How to Make Dill Pickles

sliced dill pickle

This is a how-to guide on making shelf stable cucumber pickles using a water bath canning method.

To make refrigerator quick pickles, click here.

To make fermented dill pickles, click here.

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How to Make Dill Pickles

open jar of dill pickles

This is a nice small batch pickle recipe for those who don’t want to can enough for the end of the world, or for those who are just getting into canning and want to experiment. 

My blend of vinegars and spices make for an intense pickle with soft ‘edges’, and is quite lovely. Feel free to replace the spices with store bought ‘pickling spice’ if that’s easier for you though. 

For crunchier pickles, buy the freshest pickling cucumbers possible and when you get them home, put them in a big bowl full of icy cold water until you’re ready to use them. You should also cut off the blossom ends of the cucumbers, which I explain in the recipe. 

Canning is easy, but it can be very dangerous! IF YOU DON’T PROPERLY STERILIZE YOUR EQUIPMENT, YOU RUN THE RISK OF ALLOWING BOTULISM TO GROW, WHICH IS VERY DANGEROUS. 

But, like I said, it’s easy, just follow the rules and keep everything clean and you’ll have nothing to worry about. Visit the Government of Canada’s Home Canning Safety Page to learn more if you’re concerned about it. 

You can buy home canning kits that include a pot with tools that make canning easier. It is not at all necessary to buy all of that stuff, but it does help quite a bit. If you plan on doing a fair amount of canning, I definitely recommend picking it up. 

  • Prep Time45 min
  • Cook Time15 min
  • Total Time1 hr
  • Yield4 quart (liter) jars
  • Cuisine
    • American
  • Cooking Method
  • Special Equipment
    • Glass Canning Jars (wide mouth is best)
    • New Lids
    • Screw Tops
    • Large Pot
    • Canning Tongs (optional)

Ingredients

  • 4 lbs (1.8kg) washed small pickling cucumbers 
  • 3 cups (750ml) white vinegar
  • 1 cup (250ml) cider vinegar
  • 6 cups (1500ml) water 
  • 3 tablespoons (45g) kosher or pickling salt
  • 1 tablespoon (12.5g) white sugar
  • 4 bay leaves
  • 16 peppercorns
  • 1 teaspoon (3g) yellow mustard seeds
  • 8 allspice berries
  • 4 cloves
  • 4 dried chilies (more if you like it spicy)
  • 8 large cloves (or 16 small) garlic, peeled
  • 4 large or 8 small dill heads/umbels (or 4 teaspoons (8g) dill seed)

Preparation

1

Put the 4 jars, as well as the screw tops and lids into a pot that is taller than the jars (black canning pots are made specifically for this, but I use a stainless steel pot, which works equally fine).

Fill the pot with water, being sure to fill the jars as well (this stops them from floating and clanging together), then put it gently on the stove top and bring to a boil. 

Boil the jars for 10 minutes, then carefully remove from the water. You can buy canning tongs that make transporting the hot jars MUCH easier, I recommend you do.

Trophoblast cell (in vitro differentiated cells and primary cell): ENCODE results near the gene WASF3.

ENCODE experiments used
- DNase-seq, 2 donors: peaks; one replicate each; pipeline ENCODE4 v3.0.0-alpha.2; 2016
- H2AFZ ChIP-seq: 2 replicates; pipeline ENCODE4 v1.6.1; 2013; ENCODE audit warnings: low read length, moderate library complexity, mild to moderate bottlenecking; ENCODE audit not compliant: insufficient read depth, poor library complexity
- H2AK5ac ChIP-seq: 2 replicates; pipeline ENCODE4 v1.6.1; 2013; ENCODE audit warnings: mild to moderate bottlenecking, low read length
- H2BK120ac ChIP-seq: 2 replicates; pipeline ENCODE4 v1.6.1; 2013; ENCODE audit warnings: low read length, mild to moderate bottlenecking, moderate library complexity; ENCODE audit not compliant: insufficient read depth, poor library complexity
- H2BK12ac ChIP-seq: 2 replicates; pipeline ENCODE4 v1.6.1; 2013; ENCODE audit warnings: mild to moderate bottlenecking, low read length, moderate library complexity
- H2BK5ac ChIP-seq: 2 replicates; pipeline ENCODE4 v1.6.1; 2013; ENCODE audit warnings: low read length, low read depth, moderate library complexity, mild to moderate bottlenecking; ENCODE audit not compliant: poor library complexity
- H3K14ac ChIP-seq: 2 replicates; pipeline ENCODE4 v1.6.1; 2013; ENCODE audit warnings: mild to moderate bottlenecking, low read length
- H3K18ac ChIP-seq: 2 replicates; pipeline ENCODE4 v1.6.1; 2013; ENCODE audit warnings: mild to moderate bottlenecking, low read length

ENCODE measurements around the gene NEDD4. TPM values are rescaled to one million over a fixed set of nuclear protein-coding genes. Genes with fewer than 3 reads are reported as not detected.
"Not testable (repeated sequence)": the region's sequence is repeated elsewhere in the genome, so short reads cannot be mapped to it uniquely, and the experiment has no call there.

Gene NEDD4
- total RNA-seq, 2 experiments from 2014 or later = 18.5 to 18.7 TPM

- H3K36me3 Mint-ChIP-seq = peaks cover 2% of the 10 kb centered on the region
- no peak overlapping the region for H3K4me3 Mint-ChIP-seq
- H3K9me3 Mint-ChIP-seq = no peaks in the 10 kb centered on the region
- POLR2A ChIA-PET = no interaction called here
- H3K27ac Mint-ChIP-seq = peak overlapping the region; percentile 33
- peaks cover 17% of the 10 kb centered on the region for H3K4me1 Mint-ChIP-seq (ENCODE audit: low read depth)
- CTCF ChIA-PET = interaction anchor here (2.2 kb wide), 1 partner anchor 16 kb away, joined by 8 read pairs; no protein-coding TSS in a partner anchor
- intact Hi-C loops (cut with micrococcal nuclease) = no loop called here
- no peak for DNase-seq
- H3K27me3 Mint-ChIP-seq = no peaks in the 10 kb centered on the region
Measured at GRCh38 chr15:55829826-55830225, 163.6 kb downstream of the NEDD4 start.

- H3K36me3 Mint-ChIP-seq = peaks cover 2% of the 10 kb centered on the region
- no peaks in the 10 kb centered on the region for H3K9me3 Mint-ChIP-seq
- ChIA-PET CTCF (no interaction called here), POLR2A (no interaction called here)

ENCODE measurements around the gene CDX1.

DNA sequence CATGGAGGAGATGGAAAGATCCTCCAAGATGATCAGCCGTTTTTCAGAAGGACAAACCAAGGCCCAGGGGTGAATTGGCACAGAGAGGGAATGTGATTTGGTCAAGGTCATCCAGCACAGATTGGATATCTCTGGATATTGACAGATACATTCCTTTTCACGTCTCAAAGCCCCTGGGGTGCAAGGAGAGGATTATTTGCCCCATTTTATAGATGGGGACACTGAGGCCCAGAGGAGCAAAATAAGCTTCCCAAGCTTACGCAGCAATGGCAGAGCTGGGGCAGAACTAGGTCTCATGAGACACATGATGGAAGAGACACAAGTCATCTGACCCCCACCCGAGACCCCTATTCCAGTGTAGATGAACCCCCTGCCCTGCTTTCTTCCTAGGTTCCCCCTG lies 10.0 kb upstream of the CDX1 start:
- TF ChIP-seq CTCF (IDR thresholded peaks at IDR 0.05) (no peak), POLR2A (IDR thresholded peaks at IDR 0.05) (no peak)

Leave the water in the pot, as you’ll be boiling the jars again once full. 

2

Snip off the blossom ends of all of the cucumbers. This end carries enzymes that may soften your pickles. If you’re unsure of which end to snip off, just cut off both tips. Generally the blossom end will be on the tapered end of the cucumber. 

3

In a separate pot, add the vinegars, water, salt, and sugar and bring to a boil, stirring to dissolve the salt and sugar. 

Once the liquid has been brought to a boil and everything has been dissolved, turn off the heat. 

4

Divide the spices, garlic cloves, and dill heads evenly between the 4 jars. 

Pack the cucumbers in one at a time, standing them up vertically. Try to pack them in relatively tight. You want them all to be pretty much under the ‘neck’ of the jar. 

If you have a couple that won’t fit, sprinkle some salt on them and eat them as a snack!

5

Ladle the hot liquid into each jar, leaving a 1/2″ (1.5cm) of space between the liquid and where the lid will be. This is called headspace in the canning world. 

You’ll likely have a bit of liquid leftover. You can dispose of it, or turn it into a salad dressing. 

6

Use a paper towel to wipe off the rims of the jars, then put on the lids. Gently screw on the screw tops, firm, but not too tight. 

7

Bring that big pot of water back to a boil. 

Now VERY carefully put the jars into the water. 

Set a timer for 15 minutes and let the jars boil in the water for exactly that amount of time. 

8

After 15 minutes VERY carefully remove the jars from the water and put them somewhere where they can rest undisturbed for the night. 

You’ll want the jars to remain untouched for at least 12 hours while they go through the process of cooling and sealing themselves. You’ll likely hear some loud popping sounds.

After 12 hours, press the lid of the jar with your finger. If nothing happens, then your jar has sealed and it’s good to go. These jars can stay on a shelf (best kept in a cool area with no exposure to the sun) for months and months. 

If the lid pops under the pressure of your finger, it means that it didn’t seal. This just means you’ll have to keep that jar in the fridge and eat the pickles within a few weeks. 

9

Although you’ll probably want to dig right in, it’s best to wait a few days for the flavour of the pickles to mature before enjoying them. 

Once you pop a jar open, it must be kept in the fridge until you finish the pickles.*

*Once you’ve eaten the pickles, try popping a couple of hard boiled eggs into the pickling liquid and let them hang out for a few days in the fridge for easy quick-pickled eggs!

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